November 11, 2010
Coke is the most valuable brand in
history and "Coca-Cola" is the world's second-most recognized word
But is the Coca-Cola Company
really practicing what they preach?
Or is the real story of Coke one
of clever marketing and public relations covering up a
history of environmental harm, violence, union-busting, and
The Coke Machine - The Dirty Truth Behind the
World's Favorite Soft Drink by Michael Blanding
is a controversial new book that answers this question.
journalist specializing in social activism, who still has a glass of
Coke from time to time, Blanding traveled the globe seeking out the
truth about its most recognized brand.
Some of Blanding's findings include:
Coke's unique distribution
system allows it to avoid responsibility for poor labor
standards in bottling plants but allows the company to
continue to reap the profits
Coke uses "public relations
propaganda" to convince consumers that it is an
"environmental company" when really it is linked to
pollution, water shortages, and disease
Coke is so integrated into the
culture of the Chiapas highlands in Mexico that it is used
in religious ceremonies because followers believe the drink
will help you directly commune with God
Coke has historical ties to the
Nazis, including how it profited from sales of a
in Nazi Germany called 'Fanta' even as the U.S. military was
funding the expansion of its bottling plants overseas
It's cheaper and easier to buy
Coke in some third world countries than it is to access
The company has taken filtered
tap water and branded it as
Dasani, to create an image of
purity despite studies showing bottled water is no better,
and sometimes worse for you than tap (at its launch in
England, Dasani was found to have more chemicals than the
Coke's failure to intervene as
paramilitary forces infiltrated bottling plants in South
killed eight Coke workers and kidnapped,
tortured, or threatened dozens of others-one of whom says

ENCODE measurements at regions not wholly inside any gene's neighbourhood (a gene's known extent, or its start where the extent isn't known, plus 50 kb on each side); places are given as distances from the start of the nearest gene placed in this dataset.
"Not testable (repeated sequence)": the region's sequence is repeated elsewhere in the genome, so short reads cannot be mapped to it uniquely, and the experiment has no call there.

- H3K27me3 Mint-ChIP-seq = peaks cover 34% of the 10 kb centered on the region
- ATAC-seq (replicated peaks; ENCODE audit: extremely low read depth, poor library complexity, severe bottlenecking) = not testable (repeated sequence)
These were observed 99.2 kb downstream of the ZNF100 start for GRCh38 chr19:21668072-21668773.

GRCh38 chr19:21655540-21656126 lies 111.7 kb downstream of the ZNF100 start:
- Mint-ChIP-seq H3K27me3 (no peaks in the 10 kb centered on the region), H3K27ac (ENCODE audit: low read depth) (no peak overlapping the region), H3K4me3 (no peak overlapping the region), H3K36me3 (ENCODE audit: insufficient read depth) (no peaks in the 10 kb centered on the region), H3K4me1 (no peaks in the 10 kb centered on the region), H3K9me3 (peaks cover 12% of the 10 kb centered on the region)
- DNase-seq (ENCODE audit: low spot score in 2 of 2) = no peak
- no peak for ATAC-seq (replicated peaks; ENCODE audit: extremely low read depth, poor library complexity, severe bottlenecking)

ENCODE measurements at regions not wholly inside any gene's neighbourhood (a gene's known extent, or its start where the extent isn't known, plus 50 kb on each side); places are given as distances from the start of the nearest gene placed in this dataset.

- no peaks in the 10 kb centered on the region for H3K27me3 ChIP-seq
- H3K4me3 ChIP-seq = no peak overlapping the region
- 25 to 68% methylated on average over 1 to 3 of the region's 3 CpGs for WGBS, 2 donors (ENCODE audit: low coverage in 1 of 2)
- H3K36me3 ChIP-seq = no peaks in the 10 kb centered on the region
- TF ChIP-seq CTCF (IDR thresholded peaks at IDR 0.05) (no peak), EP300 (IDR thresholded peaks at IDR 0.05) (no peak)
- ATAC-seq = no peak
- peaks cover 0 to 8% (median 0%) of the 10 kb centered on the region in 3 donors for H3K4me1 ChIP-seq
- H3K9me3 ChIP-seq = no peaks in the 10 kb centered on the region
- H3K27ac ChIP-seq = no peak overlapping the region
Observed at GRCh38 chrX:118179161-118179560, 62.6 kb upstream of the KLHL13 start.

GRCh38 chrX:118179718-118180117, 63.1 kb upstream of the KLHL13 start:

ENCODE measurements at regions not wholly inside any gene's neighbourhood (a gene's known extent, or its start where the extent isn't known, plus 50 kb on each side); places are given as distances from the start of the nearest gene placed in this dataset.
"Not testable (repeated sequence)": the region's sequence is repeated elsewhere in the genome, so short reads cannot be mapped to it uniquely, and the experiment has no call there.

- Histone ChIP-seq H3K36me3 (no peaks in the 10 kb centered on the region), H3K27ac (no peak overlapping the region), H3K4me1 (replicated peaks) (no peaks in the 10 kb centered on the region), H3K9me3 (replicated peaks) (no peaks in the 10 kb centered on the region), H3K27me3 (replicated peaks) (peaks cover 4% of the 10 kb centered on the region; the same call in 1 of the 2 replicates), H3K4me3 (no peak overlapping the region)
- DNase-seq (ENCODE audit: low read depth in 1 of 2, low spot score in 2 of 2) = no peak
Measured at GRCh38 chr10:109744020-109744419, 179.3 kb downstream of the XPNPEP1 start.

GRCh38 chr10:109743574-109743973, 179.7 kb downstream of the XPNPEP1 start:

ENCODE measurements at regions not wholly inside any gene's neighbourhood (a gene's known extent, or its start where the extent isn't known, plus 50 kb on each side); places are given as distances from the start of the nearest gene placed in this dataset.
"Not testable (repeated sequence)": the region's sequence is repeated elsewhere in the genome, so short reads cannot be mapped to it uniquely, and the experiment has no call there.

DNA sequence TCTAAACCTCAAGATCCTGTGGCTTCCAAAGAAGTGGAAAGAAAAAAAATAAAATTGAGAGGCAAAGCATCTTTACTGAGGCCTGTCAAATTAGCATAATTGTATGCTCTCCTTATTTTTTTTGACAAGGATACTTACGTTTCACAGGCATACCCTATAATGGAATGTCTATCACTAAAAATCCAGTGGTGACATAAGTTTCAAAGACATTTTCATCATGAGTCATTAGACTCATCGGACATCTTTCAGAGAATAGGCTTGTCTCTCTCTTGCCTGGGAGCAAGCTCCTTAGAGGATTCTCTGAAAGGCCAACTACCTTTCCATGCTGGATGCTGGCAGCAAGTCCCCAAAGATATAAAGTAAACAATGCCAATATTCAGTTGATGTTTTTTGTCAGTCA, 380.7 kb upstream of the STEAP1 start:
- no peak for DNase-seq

that "drinking Coke is like drinking the blood of the
The Coke Machine explores allegations of
underhanded legal tactics, backroom deals, and indisputably shady
behavior from the highest echelons of the company.
Blanding's investigative work into Coke
took him from one side of the globe to the other-talking to workers,
politicians, activists, lawyers, and Coke executives.
He found that Coke's biggest enemy has
been the social activism of parent groups, university students,
union workers, and non-profit organizations that have stood up and
demanded that the company be accountable for their 'benevolent' image.
Coke, however, has made an art of
denying, simplifying, distracting and ultimately disregarding any
mention of social wrong-doing.
Through on-site reporting, never-before-exposed documents, and
candid interviews, The Coke Machine is a probing look into the
excesses of power obtained through and maintained by any means
necessary. For the first time ever, The Coke Machine gives an
insider's look into how Coke rose to power and the corporate
playbook that helps it stay there.
The Coke Machine is a book rich in
facts, intrigue and insider knowledge.
In August 2009, Neville Isdell, then CEO of Coca-Cola, shared
a power point with his shareholders showing Mexico consumed some 600
cups of Coke products per person per year, and the US had 400, while
the global average languished at 100.
"What an amazing opportunity!" he
World domination is still the goal.
As another of
Coke's CEO's once put it, Coca-Cola envisions a world where the
C in the kitchen faucet doesn't stand for "cold." Michael Blanding is an award-winning
magazine writer covering social justice, politics, and travel.
A firm believer in the credo that
journalism should "afflict the comfortable and comfort the
afflicted," he has written for publications including,
Still Drinking Coca Cola? Watch This!
January 22, 2008